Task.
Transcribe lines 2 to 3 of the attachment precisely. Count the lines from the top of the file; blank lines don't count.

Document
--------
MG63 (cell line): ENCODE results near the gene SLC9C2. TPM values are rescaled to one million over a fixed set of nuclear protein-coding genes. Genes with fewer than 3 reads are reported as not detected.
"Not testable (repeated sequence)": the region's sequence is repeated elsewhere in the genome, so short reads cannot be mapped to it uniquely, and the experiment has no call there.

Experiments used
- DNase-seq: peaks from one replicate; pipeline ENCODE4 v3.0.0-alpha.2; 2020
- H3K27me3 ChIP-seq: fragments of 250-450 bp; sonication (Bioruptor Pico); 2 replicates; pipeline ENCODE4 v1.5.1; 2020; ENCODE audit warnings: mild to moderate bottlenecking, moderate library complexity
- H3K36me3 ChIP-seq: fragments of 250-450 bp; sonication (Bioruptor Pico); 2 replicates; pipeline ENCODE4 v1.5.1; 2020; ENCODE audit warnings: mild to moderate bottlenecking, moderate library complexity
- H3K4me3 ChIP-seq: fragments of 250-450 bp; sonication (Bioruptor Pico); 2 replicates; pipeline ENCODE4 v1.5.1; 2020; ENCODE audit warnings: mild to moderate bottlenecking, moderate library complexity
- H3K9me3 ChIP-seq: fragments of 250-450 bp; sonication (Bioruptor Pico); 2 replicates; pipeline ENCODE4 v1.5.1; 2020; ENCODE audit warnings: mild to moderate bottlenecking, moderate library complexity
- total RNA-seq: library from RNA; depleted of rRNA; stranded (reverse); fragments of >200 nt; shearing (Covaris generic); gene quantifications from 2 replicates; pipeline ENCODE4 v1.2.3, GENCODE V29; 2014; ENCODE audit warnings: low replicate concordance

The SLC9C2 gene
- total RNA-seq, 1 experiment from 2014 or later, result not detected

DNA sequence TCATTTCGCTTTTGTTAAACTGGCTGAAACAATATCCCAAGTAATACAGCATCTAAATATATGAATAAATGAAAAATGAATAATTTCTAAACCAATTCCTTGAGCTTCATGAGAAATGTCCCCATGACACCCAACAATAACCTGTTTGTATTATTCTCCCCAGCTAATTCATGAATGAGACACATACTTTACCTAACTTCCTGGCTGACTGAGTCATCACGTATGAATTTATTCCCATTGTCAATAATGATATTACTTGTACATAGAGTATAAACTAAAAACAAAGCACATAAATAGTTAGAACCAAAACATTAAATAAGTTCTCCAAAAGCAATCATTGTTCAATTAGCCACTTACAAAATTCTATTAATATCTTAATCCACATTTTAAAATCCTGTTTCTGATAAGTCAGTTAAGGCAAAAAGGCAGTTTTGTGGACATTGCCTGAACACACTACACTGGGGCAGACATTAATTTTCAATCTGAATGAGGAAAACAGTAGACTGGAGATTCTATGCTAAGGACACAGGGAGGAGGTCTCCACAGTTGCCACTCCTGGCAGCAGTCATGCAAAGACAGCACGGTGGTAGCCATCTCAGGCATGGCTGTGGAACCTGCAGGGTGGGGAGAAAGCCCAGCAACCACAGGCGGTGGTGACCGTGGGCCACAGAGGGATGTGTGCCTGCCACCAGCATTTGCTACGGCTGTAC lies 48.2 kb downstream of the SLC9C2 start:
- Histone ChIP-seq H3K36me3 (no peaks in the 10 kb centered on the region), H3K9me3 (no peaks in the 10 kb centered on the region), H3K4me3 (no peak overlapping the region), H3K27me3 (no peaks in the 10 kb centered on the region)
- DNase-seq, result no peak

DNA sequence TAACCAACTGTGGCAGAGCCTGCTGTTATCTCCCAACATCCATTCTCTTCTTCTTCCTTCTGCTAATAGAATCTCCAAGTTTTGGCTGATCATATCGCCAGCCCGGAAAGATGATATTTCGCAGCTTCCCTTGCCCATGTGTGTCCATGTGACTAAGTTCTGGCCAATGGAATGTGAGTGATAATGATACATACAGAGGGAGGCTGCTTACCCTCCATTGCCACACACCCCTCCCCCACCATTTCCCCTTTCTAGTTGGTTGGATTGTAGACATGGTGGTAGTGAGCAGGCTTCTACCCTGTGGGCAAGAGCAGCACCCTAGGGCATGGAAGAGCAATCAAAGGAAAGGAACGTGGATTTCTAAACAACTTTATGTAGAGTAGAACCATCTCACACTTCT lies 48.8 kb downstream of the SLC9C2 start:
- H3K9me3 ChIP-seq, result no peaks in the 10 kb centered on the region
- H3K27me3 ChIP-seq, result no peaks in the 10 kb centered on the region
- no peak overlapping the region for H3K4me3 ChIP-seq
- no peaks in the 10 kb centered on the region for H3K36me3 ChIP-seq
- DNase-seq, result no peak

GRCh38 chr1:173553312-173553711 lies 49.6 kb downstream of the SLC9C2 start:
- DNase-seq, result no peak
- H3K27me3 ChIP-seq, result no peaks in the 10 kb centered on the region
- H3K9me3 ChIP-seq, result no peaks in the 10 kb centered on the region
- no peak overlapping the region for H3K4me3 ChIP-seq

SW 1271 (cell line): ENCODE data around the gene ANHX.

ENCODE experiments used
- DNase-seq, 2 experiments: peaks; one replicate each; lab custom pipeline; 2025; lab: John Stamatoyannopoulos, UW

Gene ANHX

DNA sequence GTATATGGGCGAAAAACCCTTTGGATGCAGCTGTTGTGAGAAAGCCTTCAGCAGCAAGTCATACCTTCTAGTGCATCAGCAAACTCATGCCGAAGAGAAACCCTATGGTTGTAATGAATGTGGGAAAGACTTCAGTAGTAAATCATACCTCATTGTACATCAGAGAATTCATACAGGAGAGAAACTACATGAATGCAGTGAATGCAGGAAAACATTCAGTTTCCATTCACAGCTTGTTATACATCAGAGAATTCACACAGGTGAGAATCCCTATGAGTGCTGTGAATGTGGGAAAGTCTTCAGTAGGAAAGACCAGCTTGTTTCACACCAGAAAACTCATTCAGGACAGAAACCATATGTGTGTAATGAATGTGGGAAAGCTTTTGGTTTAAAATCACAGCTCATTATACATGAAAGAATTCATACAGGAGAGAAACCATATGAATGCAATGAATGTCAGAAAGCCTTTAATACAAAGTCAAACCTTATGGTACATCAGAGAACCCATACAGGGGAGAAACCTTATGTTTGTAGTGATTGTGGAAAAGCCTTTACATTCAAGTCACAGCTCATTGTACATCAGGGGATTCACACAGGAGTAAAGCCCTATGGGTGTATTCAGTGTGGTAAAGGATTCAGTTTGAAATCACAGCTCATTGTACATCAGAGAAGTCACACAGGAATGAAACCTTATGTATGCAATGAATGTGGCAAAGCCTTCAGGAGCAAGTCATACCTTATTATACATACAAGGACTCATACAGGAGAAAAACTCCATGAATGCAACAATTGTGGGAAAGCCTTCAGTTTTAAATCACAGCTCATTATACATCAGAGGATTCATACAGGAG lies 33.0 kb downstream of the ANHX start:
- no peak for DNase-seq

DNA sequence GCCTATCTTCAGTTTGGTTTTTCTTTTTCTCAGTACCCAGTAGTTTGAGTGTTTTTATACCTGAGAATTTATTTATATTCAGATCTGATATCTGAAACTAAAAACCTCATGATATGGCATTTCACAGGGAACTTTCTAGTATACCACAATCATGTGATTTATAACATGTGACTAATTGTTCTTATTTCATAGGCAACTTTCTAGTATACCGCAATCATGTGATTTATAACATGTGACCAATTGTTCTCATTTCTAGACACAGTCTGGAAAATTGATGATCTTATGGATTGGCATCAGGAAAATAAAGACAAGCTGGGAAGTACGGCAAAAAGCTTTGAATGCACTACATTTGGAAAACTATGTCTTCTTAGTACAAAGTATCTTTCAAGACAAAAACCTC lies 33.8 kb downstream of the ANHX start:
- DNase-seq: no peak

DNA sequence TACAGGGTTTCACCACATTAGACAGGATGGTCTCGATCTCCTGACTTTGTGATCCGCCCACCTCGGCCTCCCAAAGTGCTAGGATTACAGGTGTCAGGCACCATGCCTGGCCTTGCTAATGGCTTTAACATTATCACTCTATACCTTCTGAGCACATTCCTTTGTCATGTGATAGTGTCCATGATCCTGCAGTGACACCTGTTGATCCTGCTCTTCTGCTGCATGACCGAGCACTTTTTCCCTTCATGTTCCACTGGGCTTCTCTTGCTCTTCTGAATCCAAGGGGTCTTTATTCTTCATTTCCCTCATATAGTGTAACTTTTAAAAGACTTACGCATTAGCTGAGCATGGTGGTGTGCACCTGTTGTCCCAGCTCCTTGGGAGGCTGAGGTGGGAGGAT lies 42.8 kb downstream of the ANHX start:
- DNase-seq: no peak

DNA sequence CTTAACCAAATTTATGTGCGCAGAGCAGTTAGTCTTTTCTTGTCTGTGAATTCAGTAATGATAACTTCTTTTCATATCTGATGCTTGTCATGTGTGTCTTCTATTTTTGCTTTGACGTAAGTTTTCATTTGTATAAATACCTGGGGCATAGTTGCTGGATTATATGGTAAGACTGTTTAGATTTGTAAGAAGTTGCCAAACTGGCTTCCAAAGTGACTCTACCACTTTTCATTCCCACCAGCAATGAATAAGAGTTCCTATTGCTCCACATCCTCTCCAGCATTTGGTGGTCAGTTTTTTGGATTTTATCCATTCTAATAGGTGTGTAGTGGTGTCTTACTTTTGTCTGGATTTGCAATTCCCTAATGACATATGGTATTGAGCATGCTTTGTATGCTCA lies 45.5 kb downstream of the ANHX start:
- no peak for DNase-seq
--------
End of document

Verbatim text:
"Not testable (repeated sequence)": the region's sequence is repeated elsewhere in the genome, so short reads cannot be mapped to it uniquely, and the experiment has no call there.

Experiments used